When registering a company, the company is broken down into smaller pieces which are distributed to the owners of the company. These smaller pieces are called shares. The amount of shares comprising a company is not specified or limited. As a result, if you own 10 shares in a company, you need to compare this to the total amount of shares that are issued. If for instance, the total amount of issued shares is 100, your 10 shares represent 10% of the company. The owners of companies are called shareholders.
Shares can either be private or public. When companies require large amounts of capital for expansion, they take the company public through what is called an Initial Public Offering (IPO). They start by determining what the company is worth. This will typically be a multiple of the total earnings of the company, adjusted for the expected future earnings potential of the company. These are then sold via platforms like the Johannesburg Stock Exchange (JSE), or the New York Stock Exchange (NYSE) to the public.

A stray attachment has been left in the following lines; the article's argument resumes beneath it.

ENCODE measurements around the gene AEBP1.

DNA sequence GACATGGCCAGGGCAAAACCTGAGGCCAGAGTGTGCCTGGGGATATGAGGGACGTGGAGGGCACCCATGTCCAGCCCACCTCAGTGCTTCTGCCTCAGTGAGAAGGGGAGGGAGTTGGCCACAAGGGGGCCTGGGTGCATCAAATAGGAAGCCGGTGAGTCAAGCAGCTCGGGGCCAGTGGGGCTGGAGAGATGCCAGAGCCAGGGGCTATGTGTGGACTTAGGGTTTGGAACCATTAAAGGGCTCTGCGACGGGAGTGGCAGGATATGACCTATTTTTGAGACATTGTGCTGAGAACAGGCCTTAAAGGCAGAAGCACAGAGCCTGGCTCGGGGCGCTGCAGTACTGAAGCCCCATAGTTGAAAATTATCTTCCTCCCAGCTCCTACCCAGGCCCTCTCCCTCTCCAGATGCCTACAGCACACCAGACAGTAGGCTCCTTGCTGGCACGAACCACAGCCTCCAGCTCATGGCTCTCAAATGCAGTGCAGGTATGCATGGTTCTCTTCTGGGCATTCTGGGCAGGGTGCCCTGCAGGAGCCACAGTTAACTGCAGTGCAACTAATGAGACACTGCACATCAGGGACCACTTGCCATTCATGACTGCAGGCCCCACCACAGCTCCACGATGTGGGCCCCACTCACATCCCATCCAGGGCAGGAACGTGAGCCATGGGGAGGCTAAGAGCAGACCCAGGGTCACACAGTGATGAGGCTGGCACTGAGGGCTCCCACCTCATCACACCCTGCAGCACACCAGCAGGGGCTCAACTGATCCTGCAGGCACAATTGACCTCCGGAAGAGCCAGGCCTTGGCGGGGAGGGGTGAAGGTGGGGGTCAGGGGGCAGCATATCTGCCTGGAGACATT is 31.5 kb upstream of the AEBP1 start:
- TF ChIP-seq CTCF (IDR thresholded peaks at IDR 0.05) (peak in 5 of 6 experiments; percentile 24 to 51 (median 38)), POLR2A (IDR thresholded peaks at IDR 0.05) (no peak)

The total amount of shares is not a fixed amount. Companies can decide whether they want to increase or decrease the amount of shares in issue. When the shares are reduced, the company needs to buy the extra shares back from the shareholders in what is called a share buyback. This is done with profit from regular operations. This increases the value of the remaining shares since the company is divided into fewer smaller parts. This is obviously beneficial to shareholders.
If the company requires more capital, they can issue more shares. During such a share issue, the value of the other shares are diluted and as a result lose their value. This happens during two scenarios. One, the company is struggling financially and need cash to keep them afloat, or two, the company wants to fund additional purchases in the hope that they will increase their revenue in the future. The second option is obviously the preferred reason.